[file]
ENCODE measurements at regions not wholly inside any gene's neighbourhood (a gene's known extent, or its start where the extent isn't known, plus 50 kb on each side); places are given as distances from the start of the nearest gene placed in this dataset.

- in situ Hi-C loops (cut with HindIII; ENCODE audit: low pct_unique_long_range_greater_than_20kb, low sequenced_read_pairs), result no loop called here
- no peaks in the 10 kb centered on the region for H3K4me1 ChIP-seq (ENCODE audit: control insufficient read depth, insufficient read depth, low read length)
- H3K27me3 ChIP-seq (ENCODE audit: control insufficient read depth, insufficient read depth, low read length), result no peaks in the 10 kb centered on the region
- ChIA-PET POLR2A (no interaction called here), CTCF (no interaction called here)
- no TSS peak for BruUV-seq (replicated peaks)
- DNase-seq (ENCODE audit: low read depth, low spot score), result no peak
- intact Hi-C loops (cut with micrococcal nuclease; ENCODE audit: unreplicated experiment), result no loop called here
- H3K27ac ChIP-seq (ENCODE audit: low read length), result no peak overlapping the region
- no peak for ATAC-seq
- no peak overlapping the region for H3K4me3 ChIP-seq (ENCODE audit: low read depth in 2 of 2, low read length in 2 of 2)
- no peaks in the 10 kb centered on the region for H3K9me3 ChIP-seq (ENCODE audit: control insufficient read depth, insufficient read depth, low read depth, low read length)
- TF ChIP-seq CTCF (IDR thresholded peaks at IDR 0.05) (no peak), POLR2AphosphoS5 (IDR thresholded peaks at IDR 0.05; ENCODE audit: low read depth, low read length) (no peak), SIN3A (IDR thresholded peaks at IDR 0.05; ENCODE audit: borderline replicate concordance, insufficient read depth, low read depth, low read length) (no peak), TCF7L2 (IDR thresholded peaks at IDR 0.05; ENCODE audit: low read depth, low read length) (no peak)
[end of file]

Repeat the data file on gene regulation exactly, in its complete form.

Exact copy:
ENCODE measurements at regions not wholly inside any gene's neighbourhood (a gene's known extent, or its start where the extent isn't known, plus 50 kb on each side); places are given as distances from the start of the nearest gene placed in this dataset.

- in situ Hi-C loops (cut with HindIII; ENCODE audit: low pct_unique_long_range_greater_than_20kb, low sequenced_read_pairs), result no loop called here
- no peaks in the 10 kb centered on the region for H3K4me1 ChIP-seq (ENCODE audit: control insufficient read depth, insufficient read depth, low read length)
- H3K27me3 ChIP-seq (ENCODE audit: control insufficient read depth, insufficient read depth, low read length), result no peaks in the 10 kb centered on the region
- ChIA-PET POLR2A (no interaction called here), CTCF (no interaction called here)
- no TSS peak for BruUV-seq (replicated peaks)
- DNase-seq (ENCODE audit: low read depth, low spot score), result no peak
- intact Hi-C loops (cut with micrococcal nuclease; ENCODE audit: unreplicated experiment), result no loop called here
- H3K27ac ChIP-seq (ENCODE audit: low read length), result no peak overlapping the region
- no peak for ATAC-seq
- no peak overlapping the region for H3K4me3 ChIP-seq (ENCODE audit: low read depth in 2 of 2, low read length in 2 of 2)
- no peaks in the 10 kb centered on the region for H3K9me3 ChIP-seq (ENCODE audit: control insufficient read depth, insufficient read depth, low read depth, low read length)
- TF ChIP-seq CTCF (IDR thresholded peaks at IDR 0.05) (no peak), POLR2AphosphoS5 (IDR thresholded peaks at IDR 0.05; ENCODE audit: low read depth, low read length) (no peak), SIN3A (IDR thresholded peaks at IDR 0.05; ENCODE audit: borderline replicate concordance, insufficient read depth, low read depth, low read length) (no peak), TCF7L2 (IDR thresholded peaks at IDR 0.05; ENCODE audit: low read depth, low read length) (no peak)